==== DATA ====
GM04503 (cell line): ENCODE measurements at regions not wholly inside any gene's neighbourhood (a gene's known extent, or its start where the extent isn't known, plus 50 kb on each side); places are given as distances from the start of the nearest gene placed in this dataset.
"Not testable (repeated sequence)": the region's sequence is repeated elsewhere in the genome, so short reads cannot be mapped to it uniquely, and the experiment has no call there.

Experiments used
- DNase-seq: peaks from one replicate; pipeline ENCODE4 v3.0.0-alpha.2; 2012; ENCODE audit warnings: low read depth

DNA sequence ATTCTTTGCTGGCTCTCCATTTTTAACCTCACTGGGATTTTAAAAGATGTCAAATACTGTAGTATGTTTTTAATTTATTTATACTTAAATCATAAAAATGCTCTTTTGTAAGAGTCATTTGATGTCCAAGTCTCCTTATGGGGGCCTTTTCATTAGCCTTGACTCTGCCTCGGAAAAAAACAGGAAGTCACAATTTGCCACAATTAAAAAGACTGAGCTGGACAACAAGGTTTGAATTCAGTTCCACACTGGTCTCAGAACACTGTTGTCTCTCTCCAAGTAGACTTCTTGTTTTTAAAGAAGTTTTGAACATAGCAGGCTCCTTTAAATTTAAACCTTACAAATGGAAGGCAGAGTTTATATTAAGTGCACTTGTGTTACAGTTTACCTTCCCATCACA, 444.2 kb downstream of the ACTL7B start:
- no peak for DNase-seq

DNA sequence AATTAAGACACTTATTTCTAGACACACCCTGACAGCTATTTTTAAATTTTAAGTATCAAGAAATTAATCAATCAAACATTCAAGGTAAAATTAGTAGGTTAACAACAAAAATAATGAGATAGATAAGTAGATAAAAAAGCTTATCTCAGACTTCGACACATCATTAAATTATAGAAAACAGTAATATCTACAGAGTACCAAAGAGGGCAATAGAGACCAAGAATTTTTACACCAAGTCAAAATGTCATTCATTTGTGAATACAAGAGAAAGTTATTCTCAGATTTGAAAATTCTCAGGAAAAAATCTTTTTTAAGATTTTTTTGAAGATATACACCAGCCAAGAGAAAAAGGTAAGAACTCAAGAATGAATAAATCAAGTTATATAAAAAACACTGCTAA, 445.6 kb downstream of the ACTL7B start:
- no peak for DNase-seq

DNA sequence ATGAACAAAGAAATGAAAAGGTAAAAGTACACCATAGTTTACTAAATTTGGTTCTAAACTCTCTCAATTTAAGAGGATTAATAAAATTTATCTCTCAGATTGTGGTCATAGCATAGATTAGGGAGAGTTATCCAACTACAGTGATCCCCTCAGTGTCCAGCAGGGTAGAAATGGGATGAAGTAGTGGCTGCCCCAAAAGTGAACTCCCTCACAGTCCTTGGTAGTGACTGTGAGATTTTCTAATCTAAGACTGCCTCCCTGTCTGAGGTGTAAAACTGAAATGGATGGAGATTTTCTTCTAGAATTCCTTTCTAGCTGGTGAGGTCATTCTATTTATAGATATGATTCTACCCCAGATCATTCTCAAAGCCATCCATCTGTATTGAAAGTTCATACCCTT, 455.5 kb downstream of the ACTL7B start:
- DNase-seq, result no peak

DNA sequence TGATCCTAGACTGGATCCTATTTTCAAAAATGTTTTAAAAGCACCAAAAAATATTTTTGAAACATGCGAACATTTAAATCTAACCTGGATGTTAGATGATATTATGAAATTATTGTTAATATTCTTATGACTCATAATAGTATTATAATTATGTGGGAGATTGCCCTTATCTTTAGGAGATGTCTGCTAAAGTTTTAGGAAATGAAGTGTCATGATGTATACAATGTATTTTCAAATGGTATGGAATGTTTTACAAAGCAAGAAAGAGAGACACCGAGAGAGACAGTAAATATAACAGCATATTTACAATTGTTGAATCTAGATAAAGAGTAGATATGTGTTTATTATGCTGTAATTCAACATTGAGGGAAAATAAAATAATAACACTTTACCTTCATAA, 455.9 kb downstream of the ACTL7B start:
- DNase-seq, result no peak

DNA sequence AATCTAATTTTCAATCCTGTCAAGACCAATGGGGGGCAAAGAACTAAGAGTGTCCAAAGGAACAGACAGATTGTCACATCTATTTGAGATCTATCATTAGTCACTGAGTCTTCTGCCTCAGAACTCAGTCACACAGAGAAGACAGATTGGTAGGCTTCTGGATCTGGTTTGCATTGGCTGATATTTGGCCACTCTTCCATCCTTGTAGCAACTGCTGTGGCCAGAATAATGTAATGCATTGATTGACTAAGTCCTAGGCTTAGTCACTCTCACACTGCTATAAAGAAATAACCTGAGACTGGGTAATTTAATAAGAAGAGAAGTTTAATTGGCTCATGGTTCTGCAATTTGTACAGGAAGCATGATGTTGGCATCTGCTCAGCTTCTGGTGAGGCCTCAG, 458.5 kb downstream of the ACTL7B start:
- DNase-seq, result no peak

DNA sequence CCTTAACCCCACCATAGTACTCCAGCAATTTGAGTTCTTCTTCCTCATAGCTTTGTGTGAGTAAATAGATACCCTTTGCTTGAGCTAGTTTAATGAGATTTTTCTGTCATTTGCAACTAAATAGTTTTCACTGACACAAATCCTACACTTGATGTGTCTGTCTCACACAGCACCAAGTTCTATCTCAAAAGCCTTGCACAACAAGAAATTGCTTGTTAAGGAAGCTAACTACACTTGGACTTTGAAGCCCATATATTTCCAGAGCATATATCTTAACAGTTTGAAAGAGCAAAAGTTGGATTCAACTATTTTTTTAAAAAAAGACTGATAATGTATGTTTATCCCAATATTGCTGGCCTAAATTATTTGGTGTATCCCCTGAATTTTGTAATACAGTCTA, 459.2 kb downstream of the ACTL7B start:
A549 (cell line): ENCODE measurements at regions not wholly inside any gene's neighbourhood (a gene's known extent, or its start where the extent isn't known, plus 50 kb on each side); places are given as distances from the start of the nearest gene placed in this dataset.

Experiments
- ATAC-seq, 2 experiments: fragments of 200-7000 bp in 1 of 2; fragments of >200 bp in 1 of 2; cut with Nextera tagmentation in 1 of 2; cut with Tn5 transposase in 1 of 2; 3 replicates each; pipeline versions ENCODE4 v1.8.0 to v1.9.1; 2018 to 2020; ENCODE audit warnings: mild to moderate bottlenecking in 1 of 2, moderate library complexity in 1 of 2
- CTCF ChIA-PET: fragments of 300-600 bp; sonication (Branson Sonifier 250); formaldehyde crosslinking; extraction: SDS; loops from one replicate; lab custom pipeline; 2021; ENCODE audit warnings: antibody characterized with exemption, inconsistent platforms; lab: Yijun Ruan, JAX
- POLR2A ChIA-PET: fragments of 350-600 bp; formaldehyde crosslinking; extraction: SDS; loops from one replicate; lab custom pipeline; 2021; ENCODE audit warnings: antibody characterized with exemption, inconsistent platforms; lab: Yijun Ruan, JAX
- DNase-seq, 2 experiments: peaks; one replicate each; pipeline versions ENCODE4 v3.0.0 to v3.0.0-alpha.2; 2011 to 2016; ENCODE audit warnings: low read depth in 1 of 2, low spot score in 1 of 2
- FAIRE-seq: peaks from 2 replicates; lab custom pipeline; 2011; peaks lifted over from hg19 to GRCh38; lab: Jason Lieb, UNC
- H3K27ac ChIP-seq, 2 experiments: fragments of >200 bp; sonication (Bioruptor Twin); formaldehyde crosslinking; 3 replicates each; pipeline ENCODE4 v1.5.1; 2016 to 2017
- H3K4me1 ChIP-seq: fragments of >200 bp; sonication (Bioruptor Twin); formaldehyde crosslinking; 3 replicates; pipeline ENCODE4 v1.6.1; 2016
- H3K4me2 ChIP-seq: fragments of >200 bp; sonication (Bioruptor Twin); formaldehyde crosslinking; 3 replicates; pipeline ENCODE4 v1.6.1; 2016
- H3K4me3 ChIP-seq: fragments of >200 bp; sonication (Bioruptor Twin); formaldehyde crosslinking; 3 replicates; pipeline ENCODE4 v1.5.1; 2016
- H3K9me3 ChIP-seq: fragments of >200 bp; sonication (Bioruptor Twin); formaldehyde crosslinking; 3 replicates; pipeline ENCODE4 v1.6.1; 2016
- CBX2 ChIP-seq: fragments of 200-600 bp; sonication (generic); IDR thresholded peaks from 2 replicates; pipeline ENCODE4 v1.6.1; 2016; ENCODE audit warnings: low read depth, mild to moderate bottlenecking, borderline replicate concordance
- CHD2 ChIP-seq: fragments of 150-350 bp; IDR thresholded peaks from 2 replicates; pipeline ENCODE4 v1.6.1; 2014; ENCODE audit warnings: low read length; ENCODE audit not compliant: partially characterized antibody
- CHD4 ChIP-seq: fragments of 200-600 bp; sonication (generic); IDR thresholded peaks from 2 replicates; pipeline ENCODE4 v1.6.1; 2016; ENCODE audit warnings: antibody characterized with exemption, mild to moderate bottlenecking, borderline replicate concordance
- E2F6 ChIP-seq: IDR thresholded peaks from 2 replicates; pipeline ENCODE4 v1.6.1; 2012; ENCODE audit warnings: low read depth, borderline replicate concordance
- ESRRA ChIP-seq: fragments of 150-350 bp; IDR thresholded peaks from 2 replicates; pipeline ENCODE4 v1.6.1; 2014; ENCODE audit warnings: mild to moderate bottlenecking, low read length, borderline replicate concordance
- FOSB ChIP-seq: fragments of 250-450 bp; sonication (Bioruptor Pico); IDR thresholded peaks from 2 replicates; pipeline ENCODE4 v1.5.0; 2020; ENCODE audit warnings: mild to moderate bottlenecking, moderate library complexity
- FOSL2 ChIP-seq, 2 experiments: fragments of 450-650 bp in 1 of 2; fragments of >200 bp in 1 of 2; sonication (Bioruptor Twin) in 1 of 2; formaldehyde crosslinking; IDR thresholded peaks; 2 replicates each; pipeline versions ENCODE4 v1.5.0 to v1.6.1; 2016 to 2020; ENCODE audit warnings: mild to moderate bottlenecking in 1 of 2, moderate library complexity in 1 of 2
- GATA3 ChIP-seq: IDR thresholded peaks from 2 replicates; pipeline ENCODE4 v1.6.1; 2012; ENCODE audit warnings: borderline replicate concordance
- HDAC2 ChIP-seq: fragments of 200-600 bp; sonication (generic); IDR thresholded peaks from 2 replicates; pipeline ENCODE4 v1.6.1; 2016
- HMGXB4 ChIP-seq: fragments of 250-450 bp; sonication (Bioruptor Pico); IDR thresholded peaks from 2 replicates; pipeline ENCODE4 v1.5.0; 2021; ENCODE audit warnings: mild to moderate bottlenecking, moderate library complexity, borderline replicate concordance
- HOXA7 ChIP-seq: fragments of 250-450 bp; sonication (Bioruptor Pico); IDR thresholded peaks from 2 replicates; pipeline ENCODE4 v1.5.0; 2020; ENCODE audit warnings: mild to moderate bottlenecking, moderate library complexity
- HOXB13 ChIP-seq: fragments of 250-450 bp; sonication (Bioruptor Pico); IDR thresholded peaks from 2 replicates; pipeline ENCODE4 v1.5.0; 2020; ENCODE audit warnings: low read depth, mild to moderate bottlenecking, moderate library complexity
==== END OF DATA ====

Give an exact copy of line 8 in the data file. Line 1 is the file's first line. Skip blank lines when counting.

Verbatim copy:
- no peak for DNase-seq